The Gunpowder Age: China, Military Innovation, and the Rise of the West in World History by Tonio Andrade (Princeton University Press, 2016).
Reviewed by Francis P. Sempa
Cross-posted from Asian Review of Books
Tonio Andrade, a professor at Emory University, has written a well-researched, balanced, and comparative history of military innovation in Asia and the West in which he challenges the traditional notion—set forth most compellingly by Victor Davis Hanson in Carnage and Culture and Niall Ferguson in Civilization—that Western culture largely explains Western global predominance in the post-medieval world.
Although Andrade frames the book around the invention of gunpowder by the Chinese and its subsequent employment in warfare by both Chinese and Western powers, his principal focus is to explain why in certain historical time periods Chinese and Western military innovation surged or remained static, and more specifically why there developed a “Great Military Divergence” between China and Western powers during the mid-18th century into the 19th century. The key factor, he concludes, is not culture but the Toynbeean phenomenon of “challenge and response”. Continue reading “The Gunpowder Age: China, Military Innovation, and the Rise of the West in World History”
Q1. [Toye] You’re currently working on print culture during the French revolutionary era. It’s well known that this was a period that saw an extraordinary explosion in the publication of pamphlets and newspapers. But who was producing them, and why?
[Fairfax-Cholmeley] It is true that the Revolution saw a remarkable rise in the quantity and variety (but not necessarily the quality!) of printed material available to the French population. In the late 1780s, a creaking system of censorship broke up completely in the face of the huge excitement generated by the call for the first Estates-General (the French equivalent of Parliament) since 1614. From 1789 onwards, many Revolutionaries would draw a close association between freedom of the press and the wider political and social liberties the Revolution was supposed to be securing. The printing press therefore always had a certain revolutionary cachet that encouraged its use – especially in Paris.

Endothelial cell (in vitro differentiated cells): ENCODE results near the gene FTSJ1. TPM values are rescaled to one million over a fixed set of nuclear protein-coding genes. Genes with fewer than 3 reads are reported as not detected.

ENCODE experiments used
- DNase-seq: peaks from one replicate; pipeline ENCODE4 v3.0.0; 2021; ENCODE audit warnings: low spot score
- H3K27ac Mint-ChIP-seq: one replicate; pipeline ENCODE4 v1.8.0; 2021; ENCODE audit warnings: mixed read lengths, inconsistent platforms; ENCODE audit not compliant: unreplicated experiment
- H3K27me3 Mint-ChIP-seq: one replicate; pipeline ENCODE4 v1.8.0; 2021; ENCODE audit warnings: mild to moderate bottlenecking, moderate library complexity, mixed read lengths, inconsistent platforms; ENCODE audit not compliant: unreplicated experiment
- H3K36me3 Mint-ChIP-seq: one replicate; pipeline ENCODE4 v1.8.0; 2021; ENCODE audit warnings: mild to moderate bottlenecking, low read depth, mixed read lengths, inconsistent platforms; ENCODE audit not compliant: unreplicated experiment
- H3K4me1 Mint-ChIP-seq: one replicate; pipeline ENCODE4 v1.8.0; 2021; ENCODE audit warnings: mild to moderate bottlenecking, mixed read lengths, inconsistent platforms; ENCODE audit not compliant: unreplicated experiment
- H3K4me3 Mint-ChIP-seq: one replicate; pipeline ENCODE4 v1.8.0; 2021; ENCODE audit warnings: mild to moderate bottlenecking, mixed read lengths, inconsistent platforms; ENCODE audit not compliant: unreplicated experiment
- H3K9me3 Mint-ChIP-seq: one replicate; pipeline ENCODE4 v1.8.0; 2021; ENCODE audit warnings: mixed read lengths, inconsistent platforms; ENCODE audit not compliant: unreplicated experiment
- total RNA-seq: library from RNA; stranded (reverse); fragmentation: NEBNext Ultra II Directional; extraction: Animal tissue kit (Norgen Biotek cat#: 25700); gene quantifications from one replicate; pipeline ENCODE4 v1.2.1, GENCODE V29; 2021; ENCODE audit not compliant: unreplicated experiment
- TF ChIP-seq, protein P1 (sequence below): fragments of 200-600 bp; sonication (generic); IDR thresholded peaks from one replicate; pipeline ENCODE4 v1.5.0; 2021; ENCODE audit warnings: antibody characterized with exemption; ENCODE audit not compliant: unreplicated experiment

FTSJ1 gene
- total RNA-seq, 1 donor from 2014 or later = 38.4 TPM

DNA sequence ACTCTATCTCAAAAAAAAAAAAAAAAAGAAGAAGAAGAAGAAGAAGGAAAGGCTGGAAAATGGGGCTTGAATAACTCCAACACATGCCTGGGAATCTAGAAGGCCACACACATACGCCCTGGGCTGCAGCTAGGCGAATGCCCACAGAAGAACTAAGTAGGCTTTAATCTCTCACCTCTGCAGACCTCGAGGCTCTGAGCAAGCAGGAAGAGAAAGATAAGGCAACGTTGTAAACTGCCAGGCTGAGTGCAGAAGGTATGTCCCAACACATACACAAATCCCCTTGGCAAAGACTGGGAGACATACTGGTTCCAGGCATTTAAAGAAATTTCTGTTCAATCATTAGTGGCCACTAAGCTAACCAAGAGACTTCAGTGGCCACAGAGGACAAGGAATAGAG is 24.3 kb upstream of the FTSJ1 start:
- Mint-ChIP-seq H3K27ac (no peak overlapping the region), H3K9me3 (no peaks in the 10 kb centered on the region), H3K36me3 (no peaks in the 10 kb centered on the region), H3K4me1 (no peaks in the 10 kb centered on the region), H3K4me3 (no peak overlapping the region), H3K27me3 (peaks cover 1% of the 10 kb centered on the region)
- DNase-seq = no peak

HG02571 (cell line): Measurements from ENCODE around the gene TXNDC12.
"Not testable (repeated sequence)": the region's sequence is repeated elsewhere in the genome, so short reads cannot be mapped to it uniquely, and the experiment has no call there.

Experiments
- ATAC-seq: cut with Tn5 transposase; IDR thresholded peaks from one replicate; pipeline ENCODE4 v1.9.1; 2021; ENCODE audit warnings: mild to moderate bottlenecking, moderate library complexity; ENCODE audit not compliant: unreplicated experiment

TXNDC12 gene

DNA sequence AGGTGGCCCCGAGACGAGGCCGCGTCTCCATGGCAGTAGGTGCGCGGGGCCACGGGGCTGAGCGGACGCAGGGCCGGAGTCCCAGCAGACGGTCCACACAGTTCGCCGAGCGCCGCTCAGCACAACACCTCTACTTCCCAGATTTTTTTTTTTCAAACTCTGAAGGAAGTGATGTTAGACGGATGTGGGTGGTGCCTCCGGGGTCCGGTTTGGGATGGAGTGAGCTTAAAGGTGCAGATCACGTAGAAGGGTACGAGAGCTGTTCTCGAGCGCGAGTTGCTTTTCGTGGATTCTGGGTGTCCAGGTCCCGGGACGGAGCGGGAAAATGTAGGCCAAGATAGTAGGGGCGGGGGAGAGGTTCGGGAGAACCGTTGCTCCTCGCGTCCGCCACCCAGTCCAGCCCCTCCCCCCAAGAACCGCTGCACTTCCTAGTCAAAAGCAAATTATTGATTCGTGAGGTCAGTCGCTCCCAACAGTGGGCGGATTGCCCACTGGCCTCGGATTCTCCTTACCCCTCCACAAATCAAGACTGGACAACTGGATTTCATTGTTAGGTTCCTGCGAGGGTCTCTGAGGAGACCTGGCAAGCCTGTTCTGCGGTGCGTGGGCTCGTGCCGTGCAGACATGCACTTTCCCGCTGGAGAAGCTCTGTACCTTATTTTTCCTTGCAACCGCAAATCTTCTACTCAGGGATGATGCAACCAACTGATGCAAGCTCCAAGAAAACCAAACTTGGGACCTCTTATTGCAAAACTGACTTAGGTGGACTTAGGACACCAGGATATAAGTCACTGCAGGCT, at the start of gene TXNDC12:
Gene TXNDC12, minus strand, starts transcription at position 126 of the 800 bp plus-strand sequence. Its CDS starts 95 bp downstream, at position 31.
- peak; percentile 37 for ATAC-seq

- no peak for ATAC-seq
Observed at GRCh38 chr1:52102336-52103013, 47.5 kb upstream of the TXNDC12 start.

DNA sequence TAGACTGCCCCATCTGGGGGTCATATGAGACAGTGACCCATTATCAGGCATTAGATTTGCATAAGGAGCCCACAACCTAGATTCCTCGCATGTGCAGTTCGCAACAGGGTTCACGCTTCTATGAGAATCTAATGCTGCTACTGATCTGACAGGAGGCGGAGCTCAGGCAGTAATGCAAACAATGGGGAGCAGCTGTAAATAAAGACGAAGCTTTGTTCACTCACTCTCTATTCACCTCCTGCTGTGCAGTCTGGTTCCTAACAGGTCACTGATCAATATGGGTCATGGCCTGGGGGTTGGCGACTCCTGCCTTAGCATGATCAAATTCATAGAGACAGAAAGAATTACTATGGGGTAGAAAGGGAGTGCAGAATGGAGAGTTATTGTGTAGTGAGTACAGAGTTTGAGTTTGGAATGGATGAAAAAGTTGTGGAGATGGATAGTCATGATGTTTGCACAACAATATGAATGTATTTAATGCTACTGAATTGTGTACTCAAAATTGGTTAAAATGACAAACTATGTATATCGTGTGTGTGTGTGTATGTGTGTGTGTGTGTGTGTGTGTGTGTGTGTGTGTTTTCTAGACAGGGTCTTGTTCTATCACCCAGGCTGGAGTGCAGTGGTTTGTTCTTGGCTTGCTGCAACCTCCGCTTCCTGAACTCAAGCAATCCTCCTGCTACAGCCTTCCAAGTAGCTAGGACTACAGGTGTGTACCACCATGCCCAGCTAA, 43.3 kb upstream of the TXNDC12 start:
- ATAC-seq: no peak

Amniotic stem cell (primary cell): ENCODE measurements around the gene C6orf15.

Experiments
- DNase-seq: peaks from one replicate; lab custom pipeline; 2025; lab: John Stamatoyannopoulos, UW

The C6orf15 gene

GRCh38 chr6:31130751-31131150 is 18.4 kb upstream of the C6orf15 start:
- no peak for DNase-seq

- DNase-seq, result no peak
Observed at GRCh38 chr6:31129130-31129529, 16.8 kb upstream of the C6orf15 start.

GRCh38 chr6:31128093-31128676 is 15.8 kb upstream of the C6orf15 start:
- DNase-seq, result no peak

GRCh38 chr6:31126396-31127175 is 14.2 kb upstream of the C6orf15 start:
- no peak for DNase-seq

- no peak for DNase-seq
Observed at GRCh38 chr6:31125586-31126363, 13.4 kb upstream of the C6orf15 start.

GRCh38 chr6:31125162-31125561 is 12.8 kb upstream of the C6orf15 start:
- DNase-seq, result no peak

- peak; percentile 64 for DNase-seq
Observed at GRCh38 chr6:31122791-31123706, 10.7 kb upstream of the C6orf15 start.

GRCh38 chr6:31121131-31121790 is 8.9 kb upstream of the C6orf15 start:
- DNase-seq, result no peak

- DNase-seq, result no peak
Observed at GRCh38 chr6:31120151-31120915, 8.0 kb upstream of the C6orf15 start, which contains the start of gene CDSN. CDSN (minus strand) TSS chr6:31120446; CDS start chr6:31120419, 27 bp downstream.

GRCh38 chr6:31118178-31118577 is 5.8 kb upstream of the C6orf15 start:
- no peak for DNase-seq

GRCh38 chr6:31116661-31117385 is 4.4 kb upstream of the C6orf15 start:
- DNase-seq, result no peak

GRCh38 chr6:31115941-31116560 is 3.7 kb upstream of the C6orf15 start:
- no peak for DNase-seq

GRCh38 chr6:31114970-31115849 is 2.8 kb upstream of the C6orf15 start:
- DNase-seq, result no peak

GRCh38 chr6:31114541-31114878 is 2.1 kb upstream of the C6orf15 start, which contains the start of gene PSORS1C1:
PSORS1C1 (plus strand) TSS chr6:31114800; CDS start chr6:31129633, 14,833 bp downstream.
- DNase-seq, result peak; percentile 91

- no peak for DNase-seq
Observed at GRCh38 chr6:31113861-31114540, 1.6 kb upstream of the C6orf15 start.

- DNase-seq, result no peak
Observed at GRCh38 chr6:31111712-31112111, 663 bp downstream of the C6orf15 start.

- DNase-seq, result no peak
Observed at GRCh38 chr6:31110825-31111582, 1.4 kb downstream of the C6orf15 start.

Who exactly was producing pamphlets, newspapers and other printed material (broadsides, petitions, plays…the list is endless) clearly varies a great deal. The Revolutionary press attracted ambitious members of the political elite, for obvious reasons, but overall production involved a much broader constituency. For example, part of my PhD research focused on the use of print by victims of repression during the Terror of 1793-1794 as a tactic to extricate themselves from any number of sticky situations, and also to restore their revolutionary standing afterwards. Just as the Terror targeted men and women from right across the social spectrum, so the petitions, legal briefs, letters and other material printed in response were not just authored by a narrow elite. My current British Academy postdoctoral fellowship was partly inspired by this research. I am investigating the activities of surviving victims of the Terror in the next phase of the French Revolution (1794-1799), including their use of print to mount public campaigns against those they alleged to have been their former oppressors. You also see those accused of being former Terrorists printing their own defences in return. Continue reading “Centre Interview: Fairfax-Cholmeley on the French Revolution, Print Culture, and the Terror”